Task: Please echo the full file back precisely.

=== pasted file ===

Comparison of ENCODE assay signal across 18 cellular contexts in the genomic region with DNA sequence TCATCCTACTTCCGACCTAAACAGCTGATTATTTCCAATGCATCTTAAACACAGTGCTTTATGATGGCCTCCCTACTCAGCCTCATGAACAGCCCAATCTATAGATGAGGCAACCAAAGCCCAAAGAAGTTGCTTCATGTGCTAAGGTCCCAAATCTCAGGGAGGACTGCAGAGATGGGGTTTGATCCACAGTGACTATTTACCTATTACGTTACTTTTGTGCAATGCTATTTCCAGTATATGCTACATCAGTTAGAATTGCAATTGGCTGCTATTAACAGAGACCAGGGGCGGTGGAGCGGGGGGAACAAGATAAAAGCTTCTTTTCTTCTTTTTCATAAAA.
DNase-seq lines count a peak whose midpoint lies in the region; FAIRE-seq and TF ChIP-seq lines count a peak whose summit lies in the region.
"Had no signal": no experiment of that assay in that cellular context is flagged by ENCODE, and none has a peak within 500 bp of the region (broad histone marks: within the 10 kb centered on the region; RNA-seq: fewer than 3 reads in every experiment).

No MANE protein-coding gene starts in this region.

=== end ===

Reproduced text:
Comparison of ENCODE assay signal across 18 cellular contexts in the genomic region with DNA sequence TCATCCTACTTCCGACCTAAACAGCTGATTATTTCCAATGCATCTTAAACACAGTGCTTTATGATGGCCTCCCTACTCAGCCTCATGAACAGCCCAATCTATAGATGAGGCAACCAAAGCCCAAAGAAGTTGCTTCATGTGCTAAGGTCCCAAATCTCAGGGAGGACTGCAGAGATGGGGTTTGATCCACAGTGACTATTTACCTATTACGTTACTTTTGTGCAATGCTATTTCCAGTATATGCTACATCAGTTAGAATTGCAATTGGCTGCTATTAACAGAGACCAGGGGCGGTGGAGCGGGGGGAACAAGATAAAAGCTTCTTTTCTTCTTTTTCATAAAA.
DNase-seq lines count a peak whose midpoint lies in the region; FAIRE-seq and TF ChIP-seq lines count a peak whose summit lies in the region.
"Had no signal": no experiment of that assay in that cellular context is flagged by ENCODE, and none has a peak within 500 bp of the region (broad histone marks: within the 10 kb centered on the region; RNA-seq: fewer than 3 reads in every experiment).

No MANE protein-coding gene starts in this region.